VZS. Well let me put it to you this way, it certainly will not happen until after the next election, the way I see it. What you're talking about is between now, which is almost the end of 1996, and the beginning of 1999, you're talking virtually just two years and three months until the elections take place that you can have this big breakaway and a formation and realignment. I don't see that, I don't see that. I think that's a pipe dream. But there is no reason why the ANC will find itself after 1999 also bogged down by its past, it's also an historical party with a kind of liberation history. Now it's got to develop a history of being a governing party. Up until 1999 it can effectively blame the past for the present inadequacies, which it will do, but it's getting a bit thin and my view is that most likely what will happen is that the pressure for delivery will become quite acute in the run up to 1999. If you look at the wish list of the RDP the ANC as a government cannot service them all adequately. They will have to prioritise. I suspect they will prioritise on two, crime and housing, so that by 1999 they can tell people, we have thumped the criminals and we have built you houses, or assisted you in acquiring houses. That's a very powerful vote getting thing. After that, if we do enter into a reasonable increase in prosperity, prosperity always when poor people become wealthier or more affluent they become more dissatisfied, they never become more satisfied. Poor, poor people under conditions of stable poverty never pose a real political threat, they survive, they survive as best they can, but the moment they start moving up the ladder they become increasingly dissatisfied and if by then you have a constitutional structure that has taken, and that is a big if, then I think they will exploit the constitution and you will have independent candidates, which are there already, beginning to show at the local level, and eroding the solidarity of the dominant party. That's possible, but I don't really expect anything really very dramatic.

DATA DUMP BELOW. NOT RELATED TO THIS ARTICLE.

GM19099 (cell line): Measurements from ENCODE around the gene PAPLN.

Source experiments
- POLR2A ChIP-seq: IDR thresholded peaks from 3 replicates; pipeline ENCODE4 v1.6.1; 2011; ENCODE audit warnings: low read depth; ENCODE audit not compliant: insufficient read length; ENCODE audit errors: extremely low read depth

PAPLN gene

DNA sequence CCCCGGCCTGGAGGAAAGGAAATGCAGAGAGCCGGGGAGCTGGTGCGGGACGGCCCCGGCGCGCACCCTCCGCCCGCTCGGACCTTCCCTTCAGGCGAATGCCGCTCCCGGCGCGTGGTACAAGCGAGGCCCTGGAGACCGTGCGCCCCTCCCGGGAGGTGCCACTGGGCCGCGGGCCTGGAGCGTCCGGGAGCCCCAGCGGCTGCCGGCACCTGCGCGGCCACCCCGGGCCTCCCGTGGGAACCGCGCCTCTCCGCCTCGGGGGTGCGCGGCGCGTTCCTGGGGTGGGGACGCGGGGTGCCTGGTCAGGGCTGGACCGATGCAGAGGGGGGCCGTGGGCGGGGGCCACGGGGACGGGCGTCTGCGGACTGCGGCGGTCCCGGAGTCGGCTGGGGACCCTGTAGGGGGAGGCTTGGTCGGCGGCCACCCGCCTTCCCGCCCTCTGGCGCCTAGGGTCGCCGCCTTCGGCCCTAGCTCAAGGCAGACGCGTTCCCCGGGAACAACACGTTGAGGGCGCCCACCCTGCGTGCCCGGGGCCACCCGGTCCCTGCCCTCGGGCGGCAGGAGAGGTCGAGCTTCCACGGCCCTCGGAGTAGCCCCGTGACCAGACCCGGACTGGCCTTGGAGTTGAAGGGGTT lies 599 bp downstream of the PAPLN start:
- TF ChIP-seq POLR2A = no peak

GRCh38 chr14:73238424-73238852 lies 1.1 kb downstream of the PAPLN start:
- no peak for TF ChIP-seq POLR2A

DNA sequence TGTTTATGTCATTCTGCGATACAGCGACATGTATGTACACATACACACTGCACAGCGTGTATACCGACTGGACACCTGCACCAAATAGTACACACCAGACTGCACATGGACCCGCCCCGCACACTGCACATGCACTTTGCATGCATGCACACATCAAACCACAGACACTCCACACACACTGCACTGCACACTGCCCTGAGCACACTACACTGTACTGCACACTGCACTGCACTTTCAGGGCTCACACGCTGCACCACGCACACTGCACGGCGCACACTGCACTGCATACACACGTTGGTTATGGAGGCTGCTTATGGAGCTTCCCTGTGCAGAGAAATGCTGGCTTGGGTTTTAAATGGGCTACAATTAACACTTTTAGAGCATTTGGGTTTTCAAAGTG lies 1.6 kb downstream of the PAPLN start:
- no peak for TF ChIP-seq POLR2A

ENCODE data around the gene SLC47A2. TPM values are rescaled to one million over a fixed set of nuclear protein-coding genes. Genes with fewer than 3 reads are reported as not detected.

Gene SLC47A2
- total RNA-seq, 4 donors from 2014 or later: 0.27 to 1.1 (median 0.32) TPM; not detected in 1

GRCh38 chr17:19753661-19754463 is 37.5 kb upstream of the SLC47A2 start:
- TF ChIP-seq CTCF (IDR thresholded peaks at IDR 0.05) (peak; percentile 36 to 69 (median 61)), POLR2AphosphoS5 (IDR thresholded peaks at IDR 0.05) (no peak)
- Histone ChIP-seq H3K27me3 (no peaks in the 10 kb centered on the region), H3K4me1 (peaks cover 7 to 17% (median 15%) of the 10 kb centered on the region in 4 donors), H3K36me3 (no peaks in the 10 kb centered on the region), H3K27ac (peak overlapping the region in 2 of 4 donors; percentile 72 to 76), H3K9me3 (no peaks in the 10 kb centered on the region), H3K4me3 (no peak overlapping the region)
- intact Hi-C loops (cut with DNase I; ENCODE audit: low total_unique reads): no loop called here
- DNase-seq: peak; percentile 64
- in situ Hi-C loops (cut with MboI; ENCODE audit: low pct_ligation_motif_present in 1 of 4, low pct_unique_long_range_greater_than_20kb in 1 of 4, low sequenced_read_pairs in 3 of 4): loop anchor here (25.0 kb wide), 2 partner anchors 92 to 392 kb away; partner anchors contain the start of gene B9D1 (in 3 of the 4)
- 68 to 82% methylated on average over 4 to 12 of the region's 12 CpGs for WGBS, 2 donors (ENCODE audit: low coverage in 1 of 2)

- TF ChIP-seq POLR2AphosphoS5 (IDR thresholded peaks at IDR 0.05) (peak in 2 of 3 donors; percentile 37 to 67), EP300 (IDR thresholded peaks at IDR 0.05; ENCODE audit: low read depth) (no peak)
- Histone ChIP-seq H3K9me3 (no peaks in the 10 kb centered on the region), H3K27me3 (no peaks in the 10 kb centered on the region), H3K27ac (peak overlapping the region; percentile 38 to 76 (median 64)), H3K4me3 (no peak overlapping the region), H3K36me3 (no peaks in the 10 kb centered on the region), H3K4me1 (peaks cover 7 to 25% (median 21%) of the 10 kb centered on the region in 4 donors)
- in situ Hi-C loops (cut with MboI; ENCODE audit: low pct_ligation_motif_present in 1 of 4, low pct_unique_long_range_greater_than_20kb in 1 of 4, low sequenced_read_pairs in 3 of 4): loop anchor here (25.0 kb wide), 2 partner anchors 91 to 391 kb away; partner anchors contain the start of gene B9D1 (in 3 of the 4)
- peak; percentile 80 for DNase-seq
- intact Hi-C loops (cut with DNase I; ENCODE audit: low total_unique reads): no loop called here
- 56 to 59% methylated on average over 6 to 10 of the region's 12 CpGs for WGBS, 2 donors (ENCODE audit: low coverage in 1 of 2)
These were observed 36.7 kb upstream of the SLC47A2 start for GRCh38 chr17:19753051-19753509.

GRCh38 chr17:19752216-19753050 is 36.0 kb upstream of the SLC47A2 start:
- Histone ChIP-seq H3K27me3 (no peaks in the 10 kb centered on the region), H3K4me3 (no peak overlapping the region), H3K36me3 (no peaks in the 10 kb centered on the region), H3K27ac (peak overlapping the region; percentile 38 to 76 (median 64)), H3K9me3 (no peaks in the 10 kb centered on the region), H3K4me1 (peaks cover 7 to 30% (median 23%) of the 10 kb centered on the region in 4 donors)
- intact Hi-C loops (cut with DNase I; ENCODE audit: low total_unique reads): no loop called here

POM. Would not, despite the divisions within the ANC, would not the realisation that the disparate parts hang together, at least they always hang on to power, whereas if they divide there are going to be some pretty big winners and a lot of losers?

VZS. You're so right, you see I don't think it's a completely fair analogy but it nevertheless makes the point. If you look at the National Party how many analyses did we not have from 1960 until they eventually conceded power of the inevitable split, and there will be breakaways, and the verligtes will leave and they will merge. I was told on the day of my resignation in parliament that there were 25 Nats waiting to join me tomorrow. I've heard those stories so many times, I just laughed because I had heard it so many times, and some of them actually did come to me in the deep of the night and sit round the table and talk, what can we do, what can we do? But in the final analysis the seduction of power was too strong. What you had to lose to go into opposition was simply too much that was asked for, and so they clung to power. You're absolutely right. I am arguing that the wealthy Afrikaner sold out the poor Afrikaner in the negotiations. Why? Because the National Party structure of decision making was such that the leadership could more or less do what it wanted to.